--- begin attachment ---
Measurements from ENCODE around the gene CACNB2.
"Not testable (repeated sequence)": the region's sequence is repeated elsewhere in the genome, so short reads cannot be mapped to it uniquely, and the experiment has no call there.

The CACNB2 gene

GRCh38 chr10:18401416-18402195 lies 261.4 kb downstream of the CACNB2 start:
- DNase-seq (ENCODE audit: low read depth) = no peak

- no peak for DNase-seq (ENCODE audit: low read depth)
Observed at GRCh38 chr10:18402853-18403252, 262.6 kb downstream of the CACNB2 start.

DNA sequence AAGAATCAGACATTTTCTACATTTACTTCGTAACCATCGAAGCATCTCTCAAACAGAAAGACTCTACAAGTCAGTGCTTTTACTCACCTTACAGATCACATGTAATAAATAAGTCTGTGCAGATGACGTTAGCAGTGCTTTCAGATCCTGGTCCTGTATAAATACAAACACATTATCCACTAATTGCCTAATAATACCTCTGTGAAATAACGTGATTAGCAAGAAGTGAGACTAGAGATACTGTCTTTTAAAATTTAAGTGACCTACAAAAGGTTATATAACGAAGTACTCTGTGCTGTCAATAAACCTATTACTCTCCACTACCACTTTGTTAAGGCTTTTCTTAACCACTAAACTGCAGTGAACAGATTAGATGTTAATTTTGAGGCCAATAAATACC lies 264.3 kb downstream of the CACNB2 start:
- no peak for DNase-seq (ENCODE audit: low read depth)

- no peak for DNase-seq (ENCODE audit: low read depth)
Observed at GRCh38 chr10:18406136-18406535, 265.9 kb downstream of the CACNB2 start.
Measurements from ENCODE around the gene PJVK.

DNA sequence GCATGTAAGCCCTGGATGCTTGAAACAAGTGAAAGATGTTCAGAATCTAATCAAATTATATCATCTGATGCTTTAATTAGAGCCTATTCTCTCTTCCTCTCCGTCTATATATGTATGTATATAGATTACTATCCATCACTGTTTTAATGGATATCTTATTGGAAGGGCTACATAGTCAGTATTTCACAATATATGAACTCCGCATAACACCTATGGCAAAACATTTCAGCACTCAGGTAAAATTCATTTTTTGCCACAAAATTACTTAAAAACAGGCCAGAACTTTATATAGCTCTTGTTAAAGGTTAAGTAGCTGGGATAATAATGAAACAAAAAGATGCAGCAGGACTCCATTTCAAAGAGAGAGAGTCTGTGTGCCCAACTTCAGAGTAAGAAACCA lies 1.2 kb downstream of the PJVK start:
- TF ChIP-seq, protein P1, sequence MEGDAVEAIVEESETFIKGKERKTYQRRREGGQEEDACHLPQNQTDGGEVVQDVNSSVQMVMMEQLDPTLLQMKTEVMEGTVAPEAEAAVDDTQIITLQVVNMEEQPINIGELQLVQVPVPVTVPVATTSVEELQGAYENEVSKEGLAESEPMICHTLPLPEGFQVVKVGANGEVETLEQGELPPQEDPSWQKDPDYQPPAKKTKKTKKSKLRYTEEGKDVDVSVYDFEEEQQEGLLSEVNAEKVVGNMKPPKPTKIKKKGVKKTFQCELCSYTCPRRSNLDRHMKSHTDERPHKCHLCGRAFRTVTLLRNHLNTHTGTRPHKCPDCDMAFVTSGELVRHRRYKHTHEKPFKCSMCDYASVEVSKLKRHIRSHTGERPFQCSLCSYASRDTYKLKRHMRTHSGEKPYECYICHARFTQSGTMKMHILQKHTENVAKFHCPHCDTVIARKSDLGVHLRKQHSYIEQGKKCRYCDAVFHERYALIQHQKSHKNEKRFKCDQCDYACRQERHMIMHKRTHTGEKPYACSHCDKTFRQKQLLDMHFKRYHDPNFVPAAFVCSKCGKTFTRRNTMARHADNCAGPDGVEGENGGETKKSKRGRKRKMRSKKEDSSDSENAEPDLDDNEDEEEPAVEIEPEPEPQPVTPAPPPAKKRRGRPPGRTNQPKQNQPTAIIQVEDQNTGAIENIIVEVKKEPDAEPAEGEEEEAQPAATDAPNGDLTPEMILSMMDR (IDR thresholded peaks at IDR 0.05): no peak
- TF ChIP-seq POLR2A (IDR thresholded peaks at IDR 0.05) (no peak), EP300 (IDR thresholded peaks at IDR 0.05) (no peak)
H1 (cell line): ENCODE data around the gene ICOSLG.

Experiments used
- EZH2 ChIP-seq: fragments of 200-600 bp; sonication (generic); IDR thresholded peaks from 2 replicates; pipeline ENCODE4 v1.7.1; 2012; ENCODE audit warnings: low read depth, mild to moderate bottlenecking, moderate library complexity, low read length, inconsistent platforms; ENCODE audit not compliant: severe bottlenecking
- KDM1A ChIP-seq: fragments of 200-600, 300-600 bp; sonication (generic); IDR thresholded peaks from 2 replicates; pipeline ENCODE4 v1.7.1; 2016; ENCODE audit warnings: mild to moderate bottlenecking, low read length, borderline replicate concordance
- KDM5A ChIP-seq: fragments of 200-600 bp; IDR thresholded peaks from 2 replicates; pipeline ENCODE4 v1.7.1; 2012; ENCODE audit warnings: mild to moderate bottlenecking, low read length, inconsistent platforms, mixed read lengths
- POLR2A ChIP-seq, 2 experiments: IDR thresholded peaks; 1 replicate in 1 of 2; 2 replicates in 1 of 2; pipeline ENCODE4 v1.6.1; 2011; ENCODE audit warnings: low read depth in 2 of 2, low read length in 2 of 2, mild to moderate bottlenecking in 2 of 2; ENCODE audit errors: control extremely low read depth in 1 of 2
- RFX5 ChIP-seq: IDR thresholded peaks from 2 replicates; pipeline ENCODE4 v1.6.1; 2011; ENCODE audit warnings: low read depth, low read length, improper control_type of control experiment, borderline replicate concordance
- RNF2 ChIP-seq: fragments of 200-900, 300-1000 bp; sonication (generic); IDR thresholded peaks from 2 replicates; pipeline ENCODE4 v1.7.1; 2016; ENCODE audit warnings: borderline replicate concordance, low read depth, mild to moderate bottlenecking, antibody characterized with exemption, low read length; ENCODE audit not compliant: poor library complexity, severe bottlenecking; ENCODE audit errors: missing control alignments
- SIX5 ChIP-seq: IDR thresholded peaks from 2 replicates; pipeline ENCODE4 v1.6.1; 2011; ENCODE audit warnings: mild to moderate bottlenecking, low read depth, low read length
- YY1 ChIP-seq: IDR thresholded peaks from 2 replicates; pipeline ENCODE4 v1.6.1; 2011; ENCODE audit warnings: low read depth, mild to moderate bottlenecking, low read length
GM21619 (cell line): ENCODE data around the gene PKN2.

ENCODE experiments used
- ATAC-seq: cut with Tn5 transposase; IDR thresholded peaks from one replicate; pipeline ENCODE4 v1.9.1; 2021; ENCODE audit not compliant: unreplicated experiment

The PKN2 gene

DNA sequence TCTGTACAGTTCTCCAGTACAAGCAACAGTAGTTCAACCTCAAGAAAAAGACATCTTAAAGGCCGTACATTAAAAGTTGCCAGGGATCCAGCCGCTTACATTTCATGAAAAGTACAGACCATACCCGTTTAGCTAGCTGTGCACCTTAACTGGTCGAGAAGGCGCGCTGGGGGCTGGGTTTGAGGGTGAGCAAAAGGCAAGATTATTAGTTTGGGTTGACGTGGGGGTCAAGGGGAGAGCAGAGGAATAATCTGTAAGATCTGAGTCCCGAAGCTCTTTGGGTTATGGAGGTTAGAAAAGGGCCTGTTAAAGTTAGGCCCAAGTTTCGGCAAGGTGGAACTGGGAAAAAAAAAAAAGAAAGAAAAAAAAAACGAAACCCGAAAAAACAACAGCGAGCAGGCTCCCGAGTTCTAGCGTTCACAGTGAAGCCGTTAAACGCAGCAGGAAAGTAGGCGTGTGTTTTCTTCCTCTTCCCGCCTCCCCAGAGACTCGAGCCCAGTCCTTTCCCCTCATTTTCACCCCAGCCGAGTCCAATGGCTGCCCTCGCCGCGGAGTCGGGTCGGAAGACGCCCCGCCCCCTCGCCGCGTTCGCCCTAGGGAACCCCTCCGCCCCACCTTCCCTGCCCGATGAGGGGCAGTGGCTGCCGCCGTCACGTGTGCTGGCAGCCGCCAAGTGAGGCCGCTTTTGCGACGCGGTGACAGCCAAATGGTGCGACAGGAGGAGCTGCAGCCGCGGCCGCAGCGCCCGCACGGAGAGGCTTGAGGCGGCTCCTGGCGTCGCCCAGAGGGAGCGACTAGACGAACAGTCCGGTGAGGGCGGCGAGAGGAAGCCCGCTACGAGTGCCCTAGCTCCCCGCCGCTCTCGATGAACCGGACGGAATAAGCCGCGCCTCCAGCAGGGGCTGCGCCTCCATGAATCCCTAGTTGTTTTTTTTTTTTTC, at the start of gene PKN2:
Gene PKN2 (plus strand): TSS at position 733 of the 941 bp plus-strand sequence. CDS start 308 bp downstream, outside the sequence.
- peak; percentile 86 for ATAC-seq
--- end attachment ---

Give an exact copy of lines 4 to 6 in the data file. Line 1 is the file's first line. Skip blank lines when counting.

GRCh38 chr10:18401416-18402195 lies 261.4 kb downstream of the CACNB2 start:
- DNase-seq (ENCODE audit: low read depth) = no peak

- no peak for DNase-seq (ENCODE audit: low read depth)